Sandymount cycle path trial authorised for six months only, court hears

Sandymount Cycle Path Trial Authorised For Six Months Only, Court Hears
Computer illustration of the Sandymount cycle path.
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High court reporters

There would be no authorisation for maintaining a Sandymount cycle lane beyond its six-month trial period under its proposed permission lawyers for Dublin City Council have said.

Stephen Dodd SC told the Court of Appeal on Wednesday that council management has given sworn evidence this would be a temporary trial and made it “crystal clear” that the council’s decision, which was overturned by the High Court, permits it to be in operation for six months only. 


An extension of the two-way cycle path’s lifespan beyond this point would equate to a “fresh decision” requiring a “fresh assessment”, including an Environmental Impact Assessment (EIA) if required, Mr Dodd said.

Planning process

The council is appealing a High Court ruling in favour of local independent councillor Mannix Flynn and Sandymount resident Peter Carvill.

Mr Justice Charles Meenan ruled last July that the proposed cycleway must be subject to an EIA and, therefore, would need to go through the planning process. He said the project went “beyond signs and certain road markings” and is within the nature of building or construction. 

It envisages turning what is currently a two-way vehicular stretch of road along the coast into a single outbound lane with the other lane used as a two-way cycle track. It would require the removal of a traffic island at the junction of Strand Road and Merrion Road, as well as the removal of some mini-roundabouts and the installation of bollards, the judge said.


The council argued on Wednesday that the judge erred in inferring that the council would act illegally in allowing the trial to continue beyond the six-month period without the correct assessments.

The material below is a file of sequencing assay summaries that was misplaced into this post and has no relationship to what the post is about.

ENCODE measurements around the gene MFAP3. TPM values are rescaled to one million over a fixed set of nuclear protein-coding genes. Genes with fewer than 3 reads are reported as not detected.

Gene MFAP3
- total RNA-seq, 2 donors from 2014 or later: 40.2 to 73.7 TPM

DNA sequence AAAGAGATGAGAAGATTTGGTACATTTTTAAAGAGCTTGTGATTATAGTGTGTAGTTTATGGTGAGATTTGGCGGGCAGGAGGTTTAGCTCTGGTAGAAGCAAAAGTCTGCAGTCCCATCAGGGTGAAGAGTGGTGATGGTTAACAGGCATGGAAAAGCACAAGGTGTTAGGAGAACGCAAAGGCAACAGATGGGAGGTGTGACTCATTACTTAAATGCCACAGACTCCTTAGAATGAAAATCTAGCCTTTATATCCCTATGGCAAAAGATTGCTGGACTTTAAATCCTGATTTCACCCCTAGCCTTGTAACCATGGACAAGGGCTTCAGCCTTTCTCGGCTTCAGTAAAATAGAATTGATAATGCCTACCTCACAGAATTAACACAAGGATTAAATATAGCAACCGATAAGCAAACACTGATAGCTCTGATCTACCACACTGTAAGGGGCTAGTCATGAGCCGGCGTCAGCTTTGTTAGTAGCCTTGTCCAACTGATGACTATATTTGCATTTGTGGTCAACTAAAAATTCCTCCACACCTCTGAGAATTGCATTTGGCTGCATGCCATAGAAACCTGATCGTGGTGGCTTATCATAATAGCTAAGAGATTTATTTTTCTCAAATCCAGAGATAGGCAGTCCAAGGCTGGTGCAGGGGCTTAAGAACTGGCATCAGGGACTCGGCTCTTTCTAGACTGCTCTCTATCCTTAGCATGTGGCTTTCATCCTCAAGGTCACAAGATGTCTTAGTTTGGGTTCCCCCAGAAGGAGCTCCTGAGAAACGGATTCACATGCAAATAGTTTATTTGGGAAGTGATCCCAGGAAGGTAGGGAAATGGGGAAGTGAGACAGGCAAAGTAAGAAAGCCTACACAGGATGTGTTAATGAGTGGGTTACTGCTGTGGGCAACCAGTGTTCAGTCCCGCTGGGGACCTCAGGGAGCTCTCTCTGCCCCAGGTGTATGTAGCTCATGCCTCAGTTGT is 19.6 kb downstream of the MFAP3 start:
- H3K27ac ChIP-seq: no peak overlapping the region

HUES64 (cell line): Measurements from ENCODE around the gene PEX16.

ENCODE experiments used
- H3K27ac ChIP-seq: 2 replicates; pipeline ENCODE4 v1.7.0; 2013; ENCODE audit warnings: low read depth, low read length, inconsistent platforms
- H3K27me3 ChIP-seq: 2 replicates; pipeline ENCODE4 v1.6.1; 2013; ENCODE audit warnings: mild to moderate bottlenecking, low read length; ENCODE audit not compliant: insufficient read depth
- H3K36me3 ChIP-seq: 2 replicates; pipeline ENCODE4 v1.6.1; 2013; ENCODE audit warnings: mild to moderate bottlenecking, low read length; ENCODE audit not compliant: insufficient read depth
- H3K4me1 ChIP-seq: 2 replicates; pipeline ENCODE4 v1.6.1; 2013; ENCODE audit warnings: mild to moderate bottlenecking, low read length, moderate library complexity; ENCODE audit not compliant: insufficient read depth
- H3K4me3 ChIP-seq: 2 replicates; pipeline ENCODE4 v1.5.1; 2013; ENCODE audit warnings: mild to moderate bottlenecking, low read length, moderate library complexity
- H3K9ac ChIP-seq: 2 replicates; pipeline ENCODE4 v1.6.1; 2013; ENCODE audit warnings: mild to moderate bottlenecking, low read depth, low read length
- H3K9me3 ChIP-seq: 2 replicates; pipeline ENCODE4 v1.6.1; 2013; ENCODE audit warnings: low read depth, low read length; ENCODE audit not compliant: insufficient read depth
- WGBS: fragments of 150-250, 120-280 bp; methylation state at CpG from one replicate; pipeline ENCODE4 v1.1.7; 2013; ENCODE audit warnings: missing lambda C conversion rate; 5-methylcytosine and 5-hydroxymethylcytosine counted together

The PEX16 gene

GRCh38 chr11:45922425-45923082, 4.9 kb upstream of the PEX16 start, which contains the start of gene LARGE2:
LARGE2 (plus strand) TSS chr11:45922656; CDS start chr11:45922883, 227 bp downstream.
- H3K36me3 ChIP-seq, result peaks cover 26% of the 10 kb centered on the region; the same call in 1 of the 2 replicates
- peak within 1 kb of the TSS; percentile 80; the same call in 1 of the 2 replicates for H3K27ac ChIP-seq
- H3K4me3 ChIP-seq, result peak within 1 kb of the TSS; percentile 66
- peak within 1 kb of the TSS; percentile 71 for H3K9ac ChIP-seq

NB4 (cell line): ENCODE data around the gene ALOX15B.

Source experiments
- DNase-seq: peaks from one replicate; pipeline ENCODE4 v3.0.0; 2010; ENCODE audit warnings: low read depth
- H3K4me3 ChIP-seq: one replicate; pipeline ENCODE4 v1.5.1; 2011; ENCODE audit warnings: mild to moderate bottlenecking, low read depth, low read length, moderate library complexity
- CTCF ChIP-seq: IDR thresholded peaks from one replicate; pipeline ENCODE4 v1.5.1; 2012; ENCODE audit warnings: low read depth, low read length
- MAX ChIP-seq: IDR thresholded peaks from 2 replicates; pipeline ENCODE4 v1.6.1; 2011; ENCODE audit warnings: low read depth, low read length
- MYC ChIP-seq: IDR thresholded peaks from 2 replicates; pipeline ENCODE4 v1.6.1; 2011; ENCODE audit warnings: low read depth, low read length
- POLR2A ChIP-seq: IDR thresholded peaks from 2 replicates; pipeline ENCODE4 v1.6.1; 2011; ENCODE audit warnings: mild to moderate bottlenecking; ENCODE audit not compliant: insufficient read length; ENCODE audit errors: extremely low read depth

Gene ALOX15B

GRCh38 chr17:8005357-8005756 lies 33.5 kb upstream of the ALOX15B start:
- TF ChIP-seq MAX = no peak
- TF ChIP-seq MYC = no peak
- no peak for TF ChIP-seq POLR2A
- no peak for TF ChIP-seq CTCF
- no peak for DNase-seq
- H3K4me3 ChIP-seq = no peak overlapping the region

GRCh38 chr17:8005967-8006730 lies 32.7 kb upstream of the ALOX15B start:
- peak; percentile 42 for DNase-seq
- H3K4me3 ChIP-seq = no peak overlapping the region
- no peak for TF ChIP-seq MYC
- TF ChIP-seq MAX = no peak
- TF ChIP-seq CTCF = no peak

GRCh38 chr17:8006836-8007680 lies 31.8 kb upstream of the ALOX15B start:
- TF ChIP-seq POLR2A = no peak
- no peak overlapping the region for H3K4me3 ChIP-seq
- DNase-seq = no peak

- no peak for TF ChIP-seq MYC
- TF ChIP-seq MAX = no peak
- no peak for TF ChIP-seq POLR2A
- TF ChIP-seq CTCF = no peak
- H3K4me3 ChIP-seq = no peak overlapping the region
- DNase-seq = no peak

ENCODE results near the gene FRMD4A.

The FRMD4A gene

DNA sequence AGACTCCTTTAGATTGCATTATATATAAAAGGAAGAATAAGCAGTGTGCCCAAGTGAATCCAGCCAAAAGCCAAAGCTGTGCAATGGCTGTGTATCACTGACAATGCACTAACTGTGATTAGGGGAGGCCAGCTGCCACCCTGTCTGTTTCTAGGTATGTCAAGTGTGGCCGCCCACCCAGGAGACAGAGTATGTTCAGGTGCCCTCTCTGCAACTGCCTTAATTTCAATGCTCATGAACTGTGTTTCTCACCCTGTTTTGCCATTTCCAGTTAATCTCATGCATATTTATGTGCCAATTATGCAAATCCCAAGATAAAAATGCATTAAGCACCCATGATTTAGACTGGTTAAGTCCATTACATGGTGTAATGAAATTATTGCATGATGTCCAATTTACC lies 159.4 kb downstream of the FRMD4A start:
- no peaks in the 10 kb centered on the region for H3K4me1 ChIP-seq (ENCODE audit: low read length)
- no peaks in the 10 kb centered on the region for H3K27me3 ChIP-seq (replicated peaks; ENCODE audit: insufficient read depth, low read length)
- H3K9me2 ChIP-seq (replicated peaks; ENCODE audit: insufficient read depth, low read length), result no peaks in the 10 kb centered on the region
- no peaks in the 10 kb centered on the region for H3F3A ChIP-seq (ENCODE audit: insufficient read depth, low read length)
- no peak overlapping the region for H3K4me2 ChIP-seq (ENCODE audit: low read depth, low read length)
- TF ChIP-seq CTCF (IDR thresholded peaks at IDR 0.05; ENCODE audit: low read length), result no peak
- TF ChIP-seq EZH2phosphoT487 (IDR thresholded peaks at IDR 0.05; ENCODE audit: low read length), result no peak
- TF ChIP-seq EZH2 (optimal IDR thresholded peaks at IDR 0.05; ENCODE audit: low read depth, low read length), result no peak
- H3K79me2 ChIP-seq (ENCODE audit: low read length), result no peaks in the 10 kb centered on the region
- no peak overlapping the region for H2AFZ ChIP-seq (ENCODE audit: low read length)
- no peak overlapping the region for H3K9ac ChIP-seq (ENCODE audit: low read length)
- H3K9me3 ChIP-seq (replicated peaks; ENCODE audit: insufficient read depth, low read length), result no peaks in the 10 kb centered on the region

Mr Dodd, with Stephen Hughes BL, said data would be collated during the course of the first five months of the trial and this will be made available to the public for consultation, he said. The final month of the term is earmarked as a review period.

The cycle path would need to be removed if renewed or permanent permission was not obtained before the six-month expiry, he said.

Mr Dodd said the High Court’s findings have “serious implications” for how the council conducts various routine traffic management projects. He submitted that the temporary plan does not constitute “road development”.

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For Mr Flynn and Mr Carvill, lawyers said the EIA and Habitats directives do not allow for “try before you buy” development.

Neil Steen SC, with David Browne BL, said assessments must be carried out in advance of works. Even if it is preferable and common sense to obtain some real-world data through a physical trial prior to these assessments, it is “simply impermissible” under these European directives, Mr Steen added. 

He submitted that the temporary cycle project is “most unusual” in that it has not been subject to any third-party scrutiny, as it was designed and approved by the council itself. 

The appeal before Ms Justice Mary Faherty, Mr Justice David Barniville and Mr Justice Maurice Collins is due to conclude on Thursday.

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